Sons of low-income parents are more likely to grow up to be poor than daughters
Children of low-income parents are more likely than not to grow up to be low-income adults. This is true for both boys and girls, but more so for boys.
This figure shows the rankings of children from low-income Canadian families, what fraction stand on each of the 100 rungs defined to equally divide the population across their adult income distribution. Their parents stood on exactly the bottom 5th rung of their income ladder, and the likelihood of them not advancing very much or even falling lower is clearly evident.
If adult incomes were completely independent of family income background, then we would expect 1 percent of these children to be on each of the 100 divisions of their income distribution. If this were the case children of low-ranking parents would be as likely to rise to middle incomes, or even to the very top, as they would be to stay on the same rung as their parents, or fall lower.
But in fact, this cohort of Canadians (those born in the 1960s) are much more likely to be the low-ranking adults of the next generation and are more likely to repeat the experiences of their parents.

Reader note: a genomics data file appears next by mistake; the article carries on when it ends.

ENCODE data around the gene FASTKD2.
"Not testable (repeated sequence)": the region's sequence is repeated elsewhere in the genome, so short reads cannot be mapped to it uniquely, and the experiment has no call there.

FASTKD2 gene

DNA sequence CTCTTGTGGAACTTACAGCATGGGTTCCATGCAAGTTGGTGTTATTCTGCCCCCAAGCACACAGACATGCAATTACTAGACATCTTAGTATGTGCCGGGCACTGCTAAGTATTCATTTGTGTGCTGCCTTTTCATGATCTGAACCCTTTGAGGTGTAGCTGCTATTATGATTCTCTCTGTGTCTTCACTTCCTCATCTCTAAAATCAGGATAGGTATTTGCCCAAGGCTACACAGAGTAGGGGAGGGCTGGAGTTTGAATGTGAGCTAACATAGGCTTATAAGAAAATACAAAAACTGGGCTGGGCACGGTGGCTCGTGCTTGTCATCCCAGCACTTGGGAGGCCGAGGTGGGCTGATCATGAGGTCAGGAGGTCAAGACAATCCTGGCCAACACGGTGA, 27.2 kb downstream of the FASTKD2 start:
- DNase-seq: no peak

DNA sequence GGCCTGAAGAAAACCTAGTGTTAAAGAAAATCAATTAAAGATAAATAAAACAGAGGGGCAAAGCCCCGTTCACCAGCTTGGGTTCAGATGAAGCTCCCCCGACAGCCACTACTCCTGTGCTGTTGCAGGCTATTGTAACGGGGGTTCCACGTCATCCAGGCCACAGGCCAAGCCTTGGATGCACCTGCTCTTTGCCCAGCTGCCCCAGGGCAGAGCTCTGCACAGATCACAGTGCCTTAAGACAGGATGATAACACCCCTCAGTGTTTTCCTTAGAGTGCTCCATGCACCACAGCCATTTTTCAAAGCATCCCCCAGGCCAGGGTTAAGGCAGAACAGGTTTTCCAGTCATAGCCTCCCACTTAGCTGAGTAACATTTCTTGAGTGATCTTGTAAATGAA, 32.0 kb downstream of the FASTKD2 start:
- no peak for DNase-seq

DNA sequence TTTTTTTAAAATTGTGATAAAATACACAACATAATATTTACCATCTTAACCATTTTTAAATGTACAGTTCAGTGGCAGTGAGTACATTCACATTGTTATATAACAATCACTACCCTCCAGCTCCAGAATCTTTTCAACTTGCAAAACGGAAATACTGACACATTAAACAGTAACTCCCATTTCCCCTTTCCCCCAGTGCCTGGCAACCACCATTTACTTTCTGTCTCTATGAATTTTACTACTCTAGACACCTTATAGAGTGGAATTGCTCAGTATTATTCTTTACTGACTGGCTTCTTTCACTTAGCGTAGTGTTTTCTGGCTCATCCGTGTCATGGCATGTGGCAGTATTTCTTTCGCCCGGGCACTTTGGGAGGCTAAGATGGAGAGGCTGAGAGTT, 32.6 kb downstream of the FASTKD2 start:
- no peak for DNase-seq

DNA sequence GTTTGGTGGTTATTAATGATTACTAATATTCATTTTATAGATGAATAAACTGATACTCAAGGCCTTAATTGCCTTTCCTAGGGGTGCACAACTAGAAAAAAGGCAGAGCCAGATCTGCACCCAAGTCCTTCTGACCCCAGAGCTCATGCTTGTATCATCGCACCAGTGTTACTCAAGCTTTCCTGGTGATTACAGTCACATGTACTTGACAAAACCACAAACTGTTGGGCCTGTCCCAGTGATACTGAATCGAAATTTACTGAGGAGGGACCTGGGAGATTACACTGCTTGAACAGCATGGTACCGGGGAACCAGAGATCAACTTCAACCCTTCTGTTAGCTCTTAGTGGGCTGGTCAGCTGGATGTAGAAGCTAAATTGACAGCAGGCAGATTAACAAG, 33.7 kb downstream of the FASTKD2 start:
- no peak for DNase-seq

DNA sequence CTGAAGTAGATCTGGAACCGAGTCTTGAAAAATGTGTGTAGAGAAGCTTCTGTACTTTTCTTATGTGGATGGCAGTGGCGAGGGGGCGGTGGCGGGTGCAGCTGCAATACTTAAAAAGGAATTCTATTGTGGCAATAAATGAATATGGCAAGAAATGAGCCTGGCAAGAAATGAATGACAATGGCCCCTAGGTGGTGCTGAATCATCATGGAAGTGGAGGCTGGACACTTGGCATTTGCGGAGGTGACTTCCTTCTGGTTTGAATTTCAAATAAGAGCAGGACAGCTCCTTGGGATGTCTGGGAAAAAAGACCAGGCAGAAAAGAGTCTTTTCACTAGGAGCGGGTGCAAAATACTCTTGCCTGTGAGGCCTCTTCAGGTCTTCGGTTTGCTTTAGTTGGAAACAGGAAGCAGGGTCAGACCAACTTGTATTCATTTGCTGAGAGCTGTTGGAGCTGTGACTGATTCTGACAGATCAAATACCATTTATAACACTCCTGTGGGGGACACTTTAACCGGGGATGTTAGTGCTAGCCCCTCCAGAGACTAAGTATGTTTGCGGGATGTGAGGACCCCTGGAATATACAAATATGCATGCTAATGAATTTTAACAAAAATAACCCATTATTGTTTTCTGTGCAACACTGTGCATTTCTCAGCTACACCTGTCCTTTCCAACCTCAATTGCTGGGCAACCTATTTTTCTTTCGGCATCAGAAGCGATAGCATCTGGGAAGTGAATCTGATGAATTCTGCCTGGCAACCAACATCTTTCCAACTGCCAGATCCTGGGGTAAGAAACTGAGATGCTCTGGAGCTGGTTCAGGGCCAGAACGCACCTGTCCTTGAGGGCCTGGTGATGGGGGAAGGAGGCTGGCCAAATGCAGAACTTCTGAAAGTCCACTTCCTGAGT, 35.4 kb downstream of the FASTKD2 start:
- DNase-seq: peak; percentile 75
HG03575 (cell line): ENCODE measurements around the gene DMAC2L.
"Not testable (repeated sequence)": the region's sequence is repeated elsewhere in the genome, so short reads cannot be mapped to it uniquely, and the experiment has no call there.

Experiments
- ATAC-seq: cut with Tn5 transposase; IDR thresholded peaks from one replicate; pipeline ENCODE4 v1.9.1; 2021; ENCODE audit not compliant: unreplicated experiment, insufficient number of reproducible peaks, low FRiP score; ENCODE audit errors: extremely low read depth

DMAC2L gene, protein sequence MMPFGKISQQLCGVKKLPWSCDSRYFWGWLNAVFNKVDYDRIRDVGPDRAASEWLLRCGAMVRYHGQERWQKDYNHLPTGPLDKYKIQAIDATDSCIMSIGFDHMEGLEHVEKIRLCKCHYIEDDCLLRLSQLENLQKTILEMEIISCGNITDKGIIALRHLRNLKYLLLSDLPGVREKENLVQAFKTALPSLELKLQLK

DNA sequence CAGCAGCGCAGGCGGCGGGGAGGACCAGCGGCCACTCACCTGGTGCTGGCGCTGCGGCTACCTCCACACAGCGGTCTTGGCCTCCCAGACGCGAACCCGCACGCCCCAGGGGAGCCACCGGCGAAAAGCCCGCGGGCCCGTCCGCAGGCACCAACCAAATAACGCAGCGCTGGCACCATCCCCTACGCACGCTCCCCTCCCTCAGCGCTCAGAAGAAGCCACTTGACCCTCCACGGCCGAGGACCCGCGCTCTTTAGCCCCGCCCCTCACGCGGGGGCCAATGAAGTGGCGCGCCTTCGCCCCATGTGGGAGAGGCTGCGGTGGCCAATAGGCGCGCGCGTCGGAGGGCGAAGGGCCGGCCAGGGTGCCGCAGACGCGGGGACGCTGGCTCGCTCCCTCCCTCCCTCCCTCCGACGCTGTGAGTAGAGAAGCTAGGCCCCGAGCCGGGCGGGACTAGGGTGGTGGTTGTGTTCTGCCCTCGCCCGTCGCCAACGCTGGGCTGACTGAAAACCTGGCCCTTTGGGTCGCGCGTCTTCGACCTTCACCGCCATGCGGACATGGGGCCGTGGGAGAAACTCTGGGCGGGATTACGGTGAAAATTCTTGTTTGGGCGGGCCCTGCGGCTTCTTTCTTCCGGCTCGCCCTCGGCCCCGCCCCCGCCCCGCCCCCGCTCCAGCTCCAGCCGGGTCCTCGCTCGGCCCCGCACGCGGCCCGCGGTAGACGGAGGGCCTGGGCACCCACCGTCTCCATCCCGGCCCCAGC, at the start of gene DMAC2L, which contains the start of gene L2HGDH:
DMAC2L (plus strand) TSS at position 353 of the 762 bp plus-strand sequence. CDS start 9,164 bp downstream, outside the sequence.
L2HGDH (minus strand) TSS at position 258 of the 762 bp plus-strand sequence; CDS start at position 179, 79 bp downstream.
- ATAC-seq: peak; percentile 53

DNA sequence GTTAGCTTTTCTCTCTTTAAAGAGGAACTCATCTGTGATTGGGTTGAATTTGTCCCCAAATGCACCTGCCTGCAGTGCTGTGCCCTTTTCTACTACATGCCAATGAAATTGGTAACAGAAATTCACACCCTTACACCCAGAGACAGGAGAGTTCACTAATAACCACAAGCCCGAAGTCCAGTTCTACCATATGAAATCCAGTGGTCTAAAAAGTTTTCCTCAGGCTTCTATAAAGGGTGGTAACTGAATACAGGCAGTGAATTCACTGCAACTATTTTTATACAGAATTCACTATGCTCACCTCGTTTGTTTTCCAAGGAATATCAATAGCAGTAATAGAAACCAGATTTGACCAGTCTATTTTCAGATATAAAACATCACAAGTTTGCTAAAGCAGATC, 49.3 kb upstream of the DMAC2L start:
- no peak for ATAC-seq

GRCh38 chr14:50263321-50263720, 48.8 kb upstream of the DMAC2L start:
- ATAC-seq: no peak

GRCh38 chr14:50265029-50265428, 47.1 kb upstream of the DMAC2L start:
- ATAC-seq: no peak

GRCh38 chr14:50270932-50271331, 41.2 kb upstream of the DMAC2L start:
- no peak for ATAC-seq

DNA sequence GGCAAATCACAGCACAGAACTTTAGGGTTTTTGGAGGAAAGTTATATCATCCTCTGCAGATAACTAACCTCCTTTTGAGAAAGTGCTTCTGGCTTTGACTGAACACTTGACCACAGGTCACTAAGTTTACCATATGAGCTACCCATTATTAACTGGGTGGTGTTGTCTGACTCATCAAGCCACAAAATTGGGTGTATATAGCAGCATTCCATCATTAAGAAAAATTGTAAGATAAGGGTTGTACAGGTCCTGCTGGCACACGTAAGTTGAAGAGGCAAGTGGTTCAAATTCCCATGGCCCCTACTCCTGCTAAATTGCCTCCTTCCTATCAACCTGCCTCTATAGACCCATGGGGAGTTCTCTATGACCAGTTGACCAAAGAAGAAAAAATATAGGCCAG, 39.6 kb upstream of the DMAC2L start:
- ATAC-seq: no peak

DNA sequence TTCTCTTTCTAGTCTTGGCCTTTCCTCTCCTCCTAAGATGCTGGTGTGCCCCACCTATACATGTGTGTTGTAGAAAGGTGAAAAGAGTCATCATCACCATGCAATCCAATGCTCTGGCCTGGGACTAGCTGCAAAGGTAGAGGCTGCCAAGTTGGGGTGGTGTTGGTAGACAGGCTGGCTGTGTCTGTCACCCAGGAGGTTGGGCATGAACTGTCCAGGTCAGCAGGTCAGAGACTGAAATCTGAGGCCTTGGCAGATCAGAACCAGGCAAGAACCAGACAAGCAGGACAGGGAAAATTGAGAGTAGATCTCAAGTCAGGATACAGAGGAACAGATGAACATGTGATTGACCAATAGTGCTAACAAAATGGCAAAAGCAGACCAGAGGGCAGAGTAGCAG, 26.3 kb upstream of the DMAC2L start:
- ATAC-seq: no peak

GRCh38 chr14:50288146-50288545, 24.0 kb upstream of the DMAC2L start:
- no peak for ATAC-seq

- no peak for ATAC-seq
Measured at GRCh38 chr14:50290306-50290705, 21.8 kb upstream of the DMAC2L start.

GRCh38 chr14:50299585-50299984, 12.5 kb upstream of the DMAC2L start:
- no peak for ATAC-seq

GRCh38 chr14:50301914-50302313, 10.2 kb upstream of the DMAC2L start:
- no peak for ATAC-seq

This inter-generational cycle of low-income is more likely for boys. Although there is considerable upward rank mobility among these children, men raised by parents who were outranked by 95 percent of their counterparts are most likely to fall even lower, to be outranked by 99 percent of their cohort. Their chances of falling to the bottom 1 percent are more than 4 percent.
They are most likely to remain in the bottom 10 percent of the income distribution. Although an intergenerational cycle of low-income is also the most likely outcome for women, the chances are significantly lower, hovering in the neighbourhood of 2 percent for each of the rungs up to about the 10th.
[ This post is an edited excerpt from a forthcoming paper I have written called “‘Inequality is the root of social evil,’ or maybe not? Two stories about inequality and public policy”, which is published in the December 2016 issue of Canadian Public Policy. If you have any feedback please feel free to let me know in the comments section. ]